Facebook’s Powerful New Open Graph API
Facebook recently unveiled the beta version of their next generation Open Graph API at the f8 conference in San Francisco. Originally debuted in 2010, the Open Graph Protocol was an attempt to organize large swaths of the internet via meta tags, enabling Facebook to better contextualize the content that people share and connect with (http://ogp.me).
While a very interesting concept, OGP didn’t necessarily take hold the way that Facebook would have liked. However, with this most recent iteration of the platform and API, Open Graph could be positioned to gain explosive adoption and usher in a new generation of Facebook Apps. At its core, this change enables developers to easily design and implement rich, social interactions with an unlimited set of objects, bounded only by the imagination.
The documentation and tutorial (http://developers.facebook.com/docs/beta/opengraph/tutorial/) rely on a sample application called Recipe Box, which allows a user access to a database of cooking recipes. The highlights are as follows:
- An application can define new object types (in this case called Recipe) as first order entities in the Facebook social graph
- Actions are defined to interact with the new graph object; in this case the primary action is Cook.
- The app can create new instances of a Recipe by simply publishing a HTML page with the appropriate Open Graph Protocol meta tags; these tags indicate things like the type of object, title, image, as well as any custom properties defined by the app.
- The platform provides a simple API to publish interactions with an object instance. For example, to indicate the current user Cooked a specific Recipe: graph.facebook.com/me/recipebox:cook?recipe=SPECIFIC_RECIPE_URL
- Successfully published actions will show up in the user’s news feed, as well as the new Timeline section (if the user so chooses).
- The application can leverage built-in summary reports of interactions to display in the Timeline, such as most recent, most frequent, total count, etc.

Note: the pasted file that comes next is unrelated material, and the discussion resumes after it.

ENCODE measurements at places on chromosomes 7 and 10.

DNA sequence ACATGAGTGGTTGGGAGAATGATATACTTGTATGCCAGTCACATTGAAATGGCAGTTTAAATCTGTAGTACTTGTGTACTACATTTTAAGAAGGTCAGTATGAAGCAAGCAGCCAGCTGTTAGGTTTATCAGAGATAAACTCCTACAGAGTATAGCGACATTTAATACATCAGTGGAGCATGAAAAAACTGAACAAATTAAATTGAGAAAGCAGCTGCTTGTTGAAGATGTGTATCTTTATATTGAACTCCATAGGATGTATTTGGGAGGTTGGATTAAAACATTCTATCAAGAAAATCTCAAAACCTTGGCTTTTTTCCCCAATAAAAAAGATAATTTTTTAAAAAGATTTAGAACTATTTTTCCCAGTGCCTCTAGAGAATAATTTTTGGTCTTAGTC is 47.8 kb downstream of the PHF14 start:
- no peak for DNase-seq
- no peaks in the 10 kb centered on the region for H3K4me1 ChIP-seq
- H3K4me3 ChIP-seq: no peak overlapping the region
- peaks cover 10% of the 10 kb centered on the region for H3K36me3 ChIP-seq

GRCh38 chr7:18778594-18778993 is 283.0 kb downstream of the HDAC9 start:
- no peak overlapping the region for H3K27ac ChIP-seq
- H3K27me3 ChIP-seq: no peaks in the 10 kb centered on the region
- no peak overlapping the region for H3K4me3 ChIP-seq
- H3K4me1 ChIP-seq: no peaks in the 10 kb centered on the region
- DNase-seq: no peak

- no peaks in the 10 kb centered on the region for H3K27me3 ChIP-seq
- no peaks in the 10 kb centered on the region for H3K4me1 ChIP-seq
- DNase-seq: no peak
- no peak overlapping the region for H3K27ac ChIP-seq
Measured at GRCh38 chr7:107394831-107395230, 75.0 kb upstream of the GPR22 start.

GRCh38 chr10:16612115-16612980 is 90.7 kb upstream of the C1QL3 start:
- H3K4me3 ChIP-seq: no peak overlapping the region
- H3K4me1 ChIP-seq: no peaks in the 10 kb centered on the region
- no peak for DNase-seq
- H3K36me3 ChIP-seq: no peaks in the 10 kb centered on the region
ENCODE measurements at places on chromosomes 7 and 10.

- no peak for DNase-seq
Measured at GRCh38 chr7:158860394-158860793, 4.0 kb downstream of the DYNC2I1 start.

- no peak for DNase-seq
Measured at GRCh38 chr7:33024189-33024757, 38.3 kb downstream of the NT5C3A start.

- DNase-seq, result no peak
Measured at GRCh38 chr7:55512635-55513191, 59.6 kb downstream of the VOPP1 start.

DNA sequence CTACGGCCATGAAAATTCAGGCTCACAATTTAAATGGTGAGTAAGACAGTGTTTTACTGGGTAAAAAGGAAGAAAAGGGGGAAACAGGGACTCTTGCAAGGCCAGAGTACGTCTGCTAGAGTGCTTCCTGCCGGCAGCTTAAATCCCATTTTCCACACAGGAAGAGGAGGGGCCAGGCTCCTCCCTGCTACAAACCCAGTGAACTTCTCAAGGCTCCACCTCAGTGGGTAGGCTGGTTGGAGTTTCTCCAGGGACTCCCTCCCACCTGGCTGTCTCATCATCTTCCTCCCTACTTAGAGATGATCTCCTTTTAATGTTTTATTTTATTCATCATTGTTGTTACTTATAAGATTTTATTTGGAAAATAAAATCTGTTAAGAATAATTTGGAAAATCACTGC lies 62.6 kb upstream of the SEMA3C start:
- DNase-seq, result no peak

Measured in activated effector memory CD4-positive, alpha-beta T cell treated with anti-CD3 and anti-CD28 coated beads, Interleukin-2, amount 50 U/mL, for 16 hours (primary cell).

- Friends can view these interactions and summaries, and click-through to any new OGP object such as Recipe, where they can interact with the object as desired (usually by adding the relevant App to their Timeline first)
It is easy to imagine the countless applications that can (and soon will) be developed to take advantage of this API. Certainly, existing Facebook applications can already offer robust, engaging functionality to users, but this change provides the ability to expose a deeper view of App interactions and activities to their friends. This will almost certainly lead to greater viral adoption of successful apps, which is the dream of any developer. It should also entice even more people to enter the FB app arena, which is the one of the goals of Facebook.
Another goal, that I am sure the company will highlight to the user community, is to create a richer, more engaging, ultimately more interesting Facebook. However, I think the real pay dirt for Facebook will come as developers launch more and more Open Graph applications, because the amount of interactive, OGP enabled content on the web will expand and grow exponentially. Since the platform requires publicly accessible pages, they will be fully exposed to search engines and draw more people into the Facebook platform (for greater periods of time), thus increasing its already impressive reach.
For more information, see: http://developers.facebook.com/docs/beta/